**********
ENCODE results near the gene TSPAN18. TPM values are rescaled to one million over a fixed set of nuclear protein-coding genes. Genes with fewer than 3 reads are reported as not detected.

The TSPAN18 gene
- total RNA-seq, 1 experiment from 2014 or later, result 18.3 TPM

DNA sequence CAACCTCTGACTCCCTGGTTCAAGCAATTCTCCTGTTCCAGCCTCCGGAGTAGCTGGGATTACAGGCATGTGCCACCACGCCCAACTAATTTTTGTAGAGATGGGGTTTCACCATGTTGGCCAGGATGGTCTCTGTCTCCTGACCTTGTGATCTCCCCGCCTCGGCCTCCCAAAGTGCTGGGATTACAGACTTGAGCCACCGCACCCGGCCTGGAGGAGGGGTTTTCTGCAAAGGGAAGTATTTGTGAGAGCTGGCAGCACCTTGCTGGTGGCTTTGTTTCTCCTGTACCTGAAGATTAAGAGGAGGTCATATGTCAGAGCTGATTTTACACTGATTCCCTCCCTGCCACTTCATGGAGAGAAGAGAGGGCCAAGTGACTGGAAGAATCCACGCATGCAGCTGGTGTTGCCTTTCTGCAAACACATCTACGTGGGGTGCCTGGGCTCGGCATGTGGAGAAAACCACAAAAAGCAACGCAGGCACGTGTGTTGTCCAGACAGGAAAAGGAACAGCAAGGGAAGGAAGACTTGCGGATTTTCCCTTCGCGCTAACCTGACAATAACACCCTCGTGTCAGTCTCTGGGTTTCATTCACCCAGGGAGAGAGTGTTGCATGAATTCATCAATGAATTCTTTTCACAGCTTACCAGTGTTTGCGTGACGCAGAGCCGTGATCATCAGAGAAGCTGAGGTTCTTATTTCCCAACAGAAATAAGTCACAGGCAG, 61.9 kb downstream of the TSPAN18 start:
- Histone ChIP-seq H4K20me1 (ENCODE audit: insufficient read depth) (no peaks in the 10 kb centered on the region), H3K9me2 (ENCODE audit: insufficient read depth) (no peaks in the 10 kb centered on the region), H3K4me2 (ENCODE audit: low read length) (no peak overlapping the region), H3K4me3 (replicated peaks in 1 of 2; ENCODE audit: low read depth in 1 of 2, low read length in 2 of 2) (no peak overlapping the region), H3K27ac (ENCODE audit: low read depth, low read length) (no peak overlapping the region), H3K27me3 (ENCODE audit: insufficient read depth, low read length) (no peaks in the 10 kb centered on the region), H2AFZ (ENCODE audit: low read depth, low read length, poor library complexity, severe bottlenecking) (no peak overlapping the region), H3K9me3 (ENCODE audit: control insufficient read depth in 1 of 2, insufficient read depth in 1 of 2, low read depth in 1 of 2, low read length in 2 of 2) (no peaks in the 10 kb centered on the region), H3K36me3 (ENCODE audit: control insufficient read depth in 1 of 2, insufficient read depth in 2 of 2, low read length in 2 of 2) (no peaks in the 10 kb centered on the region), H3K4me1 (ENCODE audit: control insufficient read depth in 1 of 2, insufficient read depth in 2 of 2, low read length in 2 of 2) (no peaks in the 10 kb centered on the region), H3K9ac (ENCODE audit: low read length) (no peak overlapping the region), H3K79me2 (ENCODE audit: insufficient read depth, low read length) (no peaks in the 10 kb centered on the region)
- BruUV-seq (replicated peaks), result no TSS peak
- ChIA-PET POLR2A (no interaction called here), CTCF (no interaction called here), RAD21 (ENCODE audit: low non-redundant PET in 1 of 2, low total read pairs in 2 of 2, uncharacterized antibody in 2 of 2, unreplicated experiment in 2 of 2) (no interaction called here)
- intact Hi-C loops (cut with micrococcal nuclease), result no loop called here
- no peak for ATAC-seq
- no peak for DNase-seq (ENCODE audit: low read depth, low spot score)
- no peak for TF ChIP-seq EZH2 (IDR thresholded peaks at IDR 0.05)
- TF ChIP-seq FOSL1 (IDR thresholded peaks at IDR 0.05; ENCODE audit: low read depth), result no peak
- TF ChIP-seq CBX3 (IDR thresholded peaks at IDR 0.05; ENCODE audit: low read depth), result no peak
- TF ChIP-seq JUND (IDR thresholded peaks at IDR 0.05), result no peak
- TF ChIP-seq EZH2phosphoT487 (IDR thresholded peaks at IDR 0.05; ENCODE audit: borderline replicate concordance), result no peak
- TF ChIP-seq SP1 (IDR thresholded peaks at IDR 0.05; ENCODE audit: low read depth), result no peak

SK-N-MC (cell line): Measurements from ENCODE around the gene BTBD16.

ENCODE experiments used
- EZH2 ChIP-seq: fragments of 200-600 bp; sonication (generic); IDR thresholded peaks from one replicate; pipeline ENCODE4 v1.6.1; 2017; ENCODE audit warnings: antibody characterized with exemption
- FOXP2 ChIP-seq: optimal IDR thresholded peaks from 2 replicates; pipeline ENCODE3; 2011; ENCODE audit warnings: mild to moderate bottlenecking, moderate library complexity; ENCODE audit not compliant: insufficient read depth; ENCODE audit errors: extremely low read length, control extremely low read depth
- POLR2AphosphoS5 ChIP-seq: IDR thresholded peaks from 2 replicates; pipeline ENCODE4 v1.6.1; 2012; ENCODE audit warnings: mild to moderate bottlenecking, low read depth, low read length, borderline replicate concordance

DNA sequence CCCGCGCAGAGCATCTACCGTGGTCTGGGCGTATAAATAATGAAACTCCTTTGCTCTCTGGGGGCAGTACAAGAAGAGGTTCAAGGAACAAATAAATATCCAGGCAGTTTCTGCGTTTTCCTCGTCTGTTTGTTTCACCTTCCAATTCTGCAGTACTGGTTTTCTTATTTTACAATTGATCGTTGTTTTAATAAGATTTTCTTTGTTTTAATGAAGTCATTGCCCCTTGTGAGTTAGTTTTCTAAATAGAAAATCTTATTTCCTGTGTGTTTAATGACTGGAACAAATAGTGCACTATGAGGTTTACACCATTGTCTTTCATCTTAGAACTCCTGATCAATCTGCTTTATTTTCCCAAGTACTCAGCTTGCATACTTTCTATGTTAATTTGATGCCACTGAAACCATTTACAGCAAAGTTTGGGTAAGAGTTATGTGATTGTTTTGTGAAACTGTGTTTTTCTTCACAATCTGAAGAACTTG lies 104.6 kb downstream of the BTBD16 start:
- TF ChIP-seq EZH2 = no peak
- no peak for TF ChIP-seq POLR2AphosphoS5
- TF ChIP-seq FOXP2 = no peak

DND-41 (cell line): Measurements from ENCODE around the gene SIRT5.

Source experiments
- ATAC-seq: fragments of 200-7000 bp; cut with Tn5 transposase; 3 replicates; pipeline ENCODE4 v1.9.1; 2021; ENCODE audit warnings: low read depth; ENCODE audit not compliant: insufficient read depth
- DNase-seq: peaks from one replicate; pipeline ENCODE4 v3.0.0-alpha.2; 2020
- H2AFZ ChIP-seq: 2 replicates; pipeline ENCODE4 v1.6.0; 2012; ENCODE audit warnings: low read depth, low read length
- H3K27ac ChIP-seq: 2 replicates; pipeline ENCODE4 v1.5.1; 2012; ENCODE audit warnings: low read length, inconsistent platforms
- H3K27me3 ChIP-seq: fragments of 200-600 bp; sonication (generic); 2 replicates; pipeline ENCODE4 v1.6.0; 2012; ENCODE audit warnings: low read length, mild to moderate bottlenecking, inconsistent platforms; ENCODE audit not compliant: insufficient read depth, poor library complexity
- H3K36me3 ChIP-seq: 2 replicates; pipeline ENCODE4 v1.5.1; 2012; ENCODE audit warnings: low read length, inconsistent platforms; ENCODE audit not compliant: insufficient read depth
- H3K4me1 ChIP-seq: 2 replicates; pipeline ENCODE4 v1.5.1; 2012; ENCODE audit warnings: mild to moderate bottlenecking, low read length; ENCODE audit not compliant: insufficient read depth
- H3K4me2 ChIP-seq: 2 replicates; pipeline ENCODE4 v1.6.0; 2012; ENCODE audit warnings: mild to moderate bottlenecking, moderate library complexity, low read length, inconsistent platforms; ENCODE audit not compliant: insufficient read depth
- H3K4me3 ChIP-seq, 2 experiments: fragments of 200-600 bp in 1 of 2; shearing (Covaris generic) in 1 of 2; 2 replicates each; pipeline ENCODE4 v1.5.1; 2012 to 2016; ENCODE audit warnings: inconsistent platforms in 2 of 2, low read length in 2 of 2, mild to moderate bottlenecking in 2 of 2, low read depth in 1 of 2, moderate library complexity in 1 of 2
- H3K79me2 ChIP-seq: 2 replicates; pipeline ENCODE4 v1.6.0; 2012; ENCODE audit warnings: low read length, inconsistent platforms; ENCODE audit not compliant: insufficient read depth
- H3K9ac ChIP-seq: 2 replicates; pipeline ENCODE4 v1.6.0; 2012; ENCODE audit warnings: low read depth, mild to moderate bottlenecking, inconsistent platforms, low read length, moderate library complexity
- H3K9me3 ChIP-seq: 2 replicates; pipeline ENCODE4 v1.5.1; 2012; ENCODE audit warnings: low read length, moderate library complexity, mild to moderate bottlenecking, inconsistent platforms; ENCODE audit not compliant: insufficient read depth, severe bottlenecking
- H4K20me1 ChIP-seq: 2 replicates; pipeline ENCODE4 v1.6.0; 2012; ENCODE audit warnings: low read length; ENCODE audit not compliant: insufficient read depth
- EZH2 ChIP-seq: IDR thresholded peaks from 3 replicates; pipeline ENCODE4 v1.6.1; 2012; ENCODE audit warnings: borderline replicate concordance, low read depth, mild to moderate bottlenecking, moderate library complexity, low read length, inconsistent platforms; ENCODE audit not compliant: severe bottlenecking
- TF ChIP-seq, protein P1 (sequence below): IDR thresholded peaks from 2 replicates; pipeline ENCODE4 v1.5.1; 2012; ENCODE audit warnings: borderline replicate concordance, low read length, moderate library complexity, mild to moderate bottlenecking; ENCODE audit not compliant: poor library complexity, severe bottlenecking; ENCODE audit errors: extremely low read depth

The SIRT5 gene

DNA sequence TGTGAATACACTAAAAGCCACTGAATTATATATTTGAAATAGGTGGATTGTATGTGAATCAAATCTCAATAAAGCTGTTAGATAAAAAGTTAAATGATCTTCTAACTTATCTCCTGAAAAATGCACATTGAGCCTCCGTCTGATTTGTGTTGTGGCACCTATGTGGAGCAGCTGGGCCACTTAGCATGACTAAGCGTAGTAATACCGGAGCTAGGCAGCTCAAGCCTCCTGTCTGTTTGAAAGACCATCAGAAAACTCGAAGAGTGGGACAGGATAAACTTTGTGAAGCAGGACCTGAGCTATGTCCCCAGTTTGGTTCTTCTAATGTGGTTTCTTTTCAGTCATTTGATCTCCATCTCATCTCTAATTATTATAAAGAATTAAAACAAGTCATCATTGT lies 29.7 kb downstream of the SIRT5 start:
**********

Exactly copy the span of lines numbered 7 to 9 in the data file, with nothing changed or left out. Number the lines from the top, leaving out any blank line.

- ChIA-PET POLR2A (no interaction called here), CTCF (no interaction called here), RAD21 (ENCODE audit: low non-redundant PET in 1 of 2, low total read pairs in 2 of 2, uncharacterized antibody in 2 of 2, unreplicated experiment in 2 of 2) (no interaction called here)
- intact Hi-C loops (cut with micrococcal nuclease), result no loop called here
- no peak for ATAC-seq